God enters time and space, and suffers with his people.

The infinite God says to us in our finiteness: If you could understand it, I would explain, but you can’t understand it. Instead, I will come to suffer and die, not to keep you from suffering but to suffer as you suffer … not to keep you from your loneliness but to be lonely as you are lonely … not to keep you from asking your questions, but to have mine, “My God, my God, why have you forsaken me?”
Jesus Christ has been there … and sometimes that is enough. He knows how much it hurts.

[“How Could He?” by Steve Brown, an article in “Key Life,” published by Key Life
Network, Inc. Easter / Spring 2009, Volume 24, #1, p. 2-3, 8.]

God comes to earth as a man in the Person of Jesus Christ. He suffers with us and for us.

His pain brings forgiveness of sins to His people, a people bought with a price. A people purchased as His reward.

This reward for His suffering gives us hope that there will be reward for ours. He suffered for a purpose, and we can know there is a reason and purpose for our suffering, even when we can’t see it.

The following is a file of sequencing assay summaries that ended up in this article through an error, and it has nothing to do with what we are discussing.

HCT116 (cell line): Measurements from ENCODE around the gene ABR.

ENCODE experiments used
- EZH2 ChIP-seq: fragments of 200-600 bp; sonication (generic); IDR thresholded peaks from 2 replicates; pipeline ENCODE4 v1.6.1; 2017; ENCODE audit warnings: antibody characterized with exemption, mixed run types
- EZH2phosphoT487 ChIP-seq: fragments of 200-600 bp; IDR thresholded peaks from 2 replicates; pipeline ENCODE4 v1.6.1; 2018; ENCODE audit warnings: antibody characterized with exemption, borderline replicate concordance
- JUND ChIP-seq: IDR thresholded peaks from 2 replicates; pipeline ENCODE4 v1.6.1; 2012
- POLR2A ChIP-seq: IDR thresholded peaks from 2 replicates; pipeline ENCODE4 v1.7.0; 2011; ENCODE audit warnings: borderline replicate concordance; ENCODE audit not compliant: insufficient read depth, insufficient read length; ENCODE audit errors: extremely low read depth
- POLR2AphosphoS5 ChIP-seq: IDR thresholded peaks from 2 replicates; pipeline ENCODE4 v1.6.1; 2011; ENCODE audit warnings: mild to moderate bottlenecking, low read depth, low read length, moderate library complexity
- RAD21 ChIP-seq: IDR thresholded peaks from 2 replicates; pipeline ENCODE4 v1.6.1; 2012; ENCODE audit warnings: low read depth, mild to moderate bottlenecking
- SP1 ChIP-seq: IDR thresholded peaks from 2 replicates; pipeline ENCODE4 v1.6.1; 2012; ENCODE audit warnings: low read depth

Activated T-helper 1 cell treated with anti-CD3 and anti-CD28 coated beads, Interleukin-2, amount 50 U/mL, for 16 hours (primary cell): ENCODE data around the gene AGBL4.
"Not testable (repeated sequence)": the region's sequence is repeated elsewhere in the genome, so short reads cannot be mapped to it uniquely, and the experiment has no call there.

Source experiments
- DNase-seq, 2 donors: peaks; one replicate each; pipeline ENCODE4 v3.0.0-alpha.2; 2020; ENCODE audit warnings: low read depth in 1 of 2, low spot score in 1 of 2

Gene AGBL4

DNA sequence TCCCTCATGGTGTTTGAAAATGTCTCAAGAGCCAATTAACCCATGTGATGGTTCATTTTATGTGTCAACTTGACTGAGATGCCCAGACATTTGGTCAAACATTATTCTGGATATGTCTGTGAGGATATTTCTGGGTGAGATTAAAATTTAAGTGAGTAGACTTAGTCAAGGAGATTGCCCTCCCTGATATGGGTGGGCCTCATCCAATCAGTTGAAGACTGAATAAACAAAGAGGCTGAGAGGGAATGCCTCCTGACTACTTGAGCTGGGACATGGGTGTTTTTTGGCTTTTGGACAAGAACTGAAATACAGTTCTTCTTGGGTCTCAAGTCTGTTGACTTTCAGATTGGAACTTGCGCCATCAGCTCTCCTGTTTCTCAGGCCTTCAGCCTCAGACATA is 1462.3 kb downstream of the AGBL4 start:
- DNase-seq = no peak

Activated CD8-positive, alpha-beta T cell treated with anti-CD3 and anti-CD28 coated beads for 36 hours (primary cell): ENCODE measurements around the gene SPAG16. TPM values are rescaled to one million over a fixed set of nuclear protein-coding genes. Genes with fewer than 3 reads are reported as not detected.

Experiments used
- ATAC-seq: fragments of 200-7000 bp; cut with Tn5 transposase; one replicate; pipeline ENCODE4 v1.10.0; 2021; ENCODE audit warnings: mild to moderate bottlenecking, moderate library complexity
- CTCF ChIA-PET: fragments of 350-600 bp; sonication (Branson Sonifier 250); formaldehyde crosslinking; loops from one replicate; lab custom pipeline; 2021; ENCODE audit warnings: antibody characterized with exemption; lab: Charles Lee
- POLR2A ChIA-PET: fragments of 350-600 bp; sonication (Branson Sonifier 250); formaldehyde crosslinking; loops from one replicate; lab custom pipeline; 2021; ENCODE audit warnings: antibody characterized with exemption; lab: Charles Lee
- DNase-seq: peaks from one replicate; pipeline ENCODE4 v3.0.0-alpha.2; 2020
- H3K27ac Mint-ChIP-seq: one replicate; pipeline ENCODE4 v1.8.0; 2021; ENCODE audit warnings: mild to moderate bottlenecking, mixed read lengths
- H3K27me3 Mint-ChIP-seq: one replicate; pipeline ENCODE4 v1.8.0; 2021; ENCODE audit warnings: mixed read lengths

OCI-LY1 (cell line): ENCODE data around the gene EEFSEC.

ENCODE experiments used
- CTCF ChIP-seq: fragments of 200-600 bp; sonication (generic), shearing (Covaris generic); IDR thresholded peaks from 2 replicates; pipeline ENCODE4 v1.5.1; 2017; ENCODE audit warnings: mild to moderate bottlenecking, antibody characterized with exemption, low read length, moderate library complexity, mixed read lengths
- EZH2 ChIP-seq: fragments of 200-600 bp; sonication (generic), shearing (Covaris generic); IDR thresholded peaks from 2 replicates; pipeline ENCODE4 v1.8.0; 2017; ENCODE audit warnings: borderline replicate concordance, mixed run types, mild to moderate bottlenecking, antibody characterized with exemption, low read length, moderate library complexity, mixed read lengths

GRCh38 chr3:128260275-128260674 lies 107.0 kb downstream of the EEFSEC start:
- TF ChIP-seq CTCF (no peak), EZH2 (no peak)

He rose from the grave as a victor over all of the sin and death and misery that infect the world. He won a battle with all of the dark forces that would torment us. He gave us hope for a glorious future, free from our sins and struggles.

Taking the message at face value, I can respect the God of the Christian faith.

He lays aside His privileged position to walk as one despised and rejected. He left behind His riches to become poor.

He enters the fray against the mightiest foes. He fights and wins. He brings hope and inspires strength.

He rescues us from the fate that we all so richly deserve, and gives us gratitude as a gift to help us persevere.

“To whom then will you compare me, that I should be like him? Says the Holy One” (Isaiah 40:25). To whom indeed.

A Significant Convert from Islam to Christianity

Thanks to Nightmares and Dreamscapes for the link to a video about the son of a Hamas leader who converted to Christianity.


Theology’s Implications - A Ramble

Some conversations I’ve recently had over at The Atheist Experience made me think about some implications of certain of God’s attributes, namely His knowledge and His immutability.